Use this URL to cite or link to this record in EThOS: https://ethos.bl.uk/OrderDetails.do?uin=uk.bl.ethos.770735
Title: Bacterial infection in children hospitalised with diarrhoea in the South of Vietnam
Author: Vu, Duong
ISNI:       0000 0004 7654 1954
Awarding Body: University of Oxford
Current Institution: University of Oxford
Date of Award: 2018
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Abstract:
Paediatric diarrhoeal disease is major global health problem. The aetiological diagnosis of diarrhoeal disease is often complex due to the wide array of potential infectious agents, available diagnostic techniques and local resources. Bacterial associated diarrhoeal diseases are an increasing issue due to high burden of antimicrobial resistance (AMR). As a consequence of standard treatments for diarrhoea (i.e. ORS), diarrhoea mortality has been decreased globally. However, the use of antimicrobial therapy for infectious diarrhoea has become controversial as the disease is often self-limited and the epidemiology of AMR pathogens. Here, I estimated the prevalence of bacterial infection among children hospitalised with bloody/mucoid diarrhoea using routine standard methodology (microbial culture) and multiplex real-time PCR. Information regarding antimicrobial usage and the proxy outcome of the patient were recorded. Novel diagnostics and methods (Luminex xTAG GPP and whole genome sequencing) were used in comparison to routine standard methodology and to investigate the infecting agents in more detail. In this setting non-typhoidal Salmonella (NTS) has become the most common bacterial cause of diarrhoea in children; followed by Campylobacter and Shigella with a substantial rate of AMR observed among these three major enteric pathogens. In a high usage setting, antimicrobial treatment for children with diarrhoea contradicted the antimicrobial susceptibility profiles and appeared to prolong the duration of hospitalisation. Diarrhoeagenic E. coli (DEC) were commonly detected; however, most pathotypes were found in stool samples from both diarrhoeal and non-diarrhoeal children. Only enteroinvavise E. coli (EIEC)/Shigella infections were significantly associated with diarrhoea. The xTAG GPP assay provided high sensitivity and specificity and was valuable for detecting other enteric pathogens which were not diagnosed by routine laboratory. S. Typhimurium was determined the most frequent NTS serovar via genoserotyping and were associated with an array of AMR genes; especially blaTEM-95, qnrS1. In conclusion, future studies in Vietnam should focus on a more streamlined approach to the diagnosis of diarrhoeal disease, to provide greater clinical evidence for supporting better clinical decision making to reduce or stop empirical antimicrobial usage for paediatric diarrhoea.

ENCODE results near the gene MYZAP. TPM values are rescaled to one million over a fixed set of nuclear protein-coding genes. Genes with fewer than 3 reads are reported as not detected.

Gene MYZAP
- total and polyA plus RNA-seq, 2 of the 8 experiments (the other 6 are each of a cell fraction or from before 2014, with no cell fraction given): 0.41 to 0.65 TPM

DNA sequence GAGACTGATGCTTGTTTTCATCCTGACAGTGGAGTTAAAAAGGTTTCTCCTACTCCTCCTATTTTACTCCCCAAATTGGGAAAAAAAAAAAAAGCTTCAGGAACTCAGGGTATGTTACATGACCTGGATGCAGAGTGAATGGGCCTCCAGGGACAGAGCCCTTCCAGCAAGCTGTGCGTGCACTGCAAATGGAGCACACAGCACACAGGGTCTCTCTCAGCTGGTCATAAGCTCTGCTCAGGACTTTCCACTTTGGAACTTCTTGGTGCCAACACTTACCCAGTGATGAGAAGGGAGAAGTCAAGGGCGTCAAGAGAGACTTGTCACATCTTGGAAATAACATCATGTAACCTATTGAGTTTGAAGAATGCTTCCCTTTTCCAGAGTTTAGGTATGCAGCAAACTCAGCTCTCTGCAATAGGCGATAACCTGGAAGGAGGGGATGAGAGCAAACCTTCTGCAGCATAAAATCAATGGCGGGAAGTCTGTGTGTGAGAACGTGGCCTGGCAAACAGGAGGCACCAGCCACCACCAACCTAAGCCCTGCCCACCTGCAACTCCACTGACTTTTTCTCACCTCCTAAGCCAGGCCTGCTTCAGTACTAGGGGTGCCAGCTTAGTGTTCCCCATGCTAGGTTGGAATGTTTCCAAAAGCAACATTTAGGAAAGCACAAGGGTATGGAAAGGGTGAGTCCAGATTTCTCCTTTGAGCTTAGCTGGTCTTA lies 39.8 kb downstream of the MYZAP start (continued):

Supervisor: Baker, Stephen Sponsor: NDM Tropical Network Fund
Qualification Name: Thesis (Ph.D.) Qualification Level: Doctoral
EThOS ID: uk.bl.ethos.770735  DOI: Not available
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